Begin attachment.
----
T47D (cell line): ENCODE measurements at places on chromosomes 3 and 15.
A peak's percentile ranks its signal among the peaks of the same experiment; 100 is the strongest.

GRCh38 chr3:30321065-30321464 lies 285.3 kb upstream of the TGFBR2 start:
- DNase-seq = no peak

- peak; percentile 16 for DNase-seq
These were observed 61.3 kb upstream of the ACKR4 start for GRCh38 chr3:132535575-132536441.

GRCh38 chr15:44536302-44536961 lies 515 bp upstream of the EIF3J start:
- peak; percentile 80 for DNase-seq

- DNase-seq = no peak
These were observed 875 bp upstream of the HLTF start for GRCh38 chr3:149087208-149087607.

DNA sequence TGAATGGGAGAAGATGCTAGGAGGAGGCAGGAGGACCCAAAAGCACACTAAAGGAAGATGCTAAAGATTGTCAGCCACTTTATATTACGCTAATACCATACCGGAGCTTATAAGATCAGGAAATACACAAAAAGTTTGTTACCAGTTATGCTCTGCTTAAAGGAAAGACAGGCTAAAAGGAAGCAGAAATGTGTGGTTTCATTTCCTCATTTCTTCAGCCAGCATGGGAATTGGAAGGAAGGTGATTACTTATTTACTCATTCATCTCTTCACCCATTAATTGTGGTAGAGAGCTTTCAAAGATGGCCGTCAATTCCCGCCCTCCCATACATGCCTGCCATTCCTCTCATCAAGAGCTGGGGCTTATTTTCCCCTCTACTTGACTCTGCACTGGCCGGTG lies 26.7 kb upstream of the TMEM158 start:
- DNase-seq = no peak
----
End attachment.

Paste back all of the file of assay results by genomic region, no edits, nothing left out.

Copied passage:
T47D (cell line): ENCODE measurements at places on chromosomes 3 and 15.
A peak's percentile ranks its signal among the peaks of the same experiment; 100 is the strongest.

GRCh38 chr3:30321065-30321464 lies 285.3 kb upstream of the TGFBR2 start:
- DNase-seq = no peak

- peak; percentile 16 for DNase-seq
These were observed 61.3 kb upstream of the ACKR4 start for GRCh38 chr3:132535575-132536441.

GRCh38 chr15:44536302-44536961 lies 515 bp upstream of the EIF3J start:
- peak; percentile 80 for DNase-seq

- DNase-seq = no peak
These were observed 875 bp upstream of the HLTF start for GRCh38 chr3:149087208-149087607.

DNA sequence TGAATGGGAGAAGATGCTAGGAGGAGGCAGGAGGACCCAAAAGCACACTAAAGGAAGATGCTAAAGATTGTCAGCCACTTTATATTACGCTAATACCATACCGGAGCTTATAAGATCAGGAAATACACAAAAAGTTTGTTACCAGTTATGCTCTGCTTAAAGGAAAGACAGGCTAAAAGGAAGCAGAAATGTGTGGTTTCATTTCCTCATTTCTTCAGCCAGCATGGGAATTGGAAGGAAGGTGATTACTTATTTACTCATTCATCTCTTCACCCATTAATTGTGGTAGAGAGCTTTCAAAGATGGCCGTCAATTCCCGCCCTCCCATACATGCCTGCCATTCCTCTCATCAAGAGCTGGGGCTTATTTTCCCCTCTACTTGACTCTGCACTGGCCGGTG lies 26.7 kb upstream of the TMEM158 start:
- DNase-seq = no peak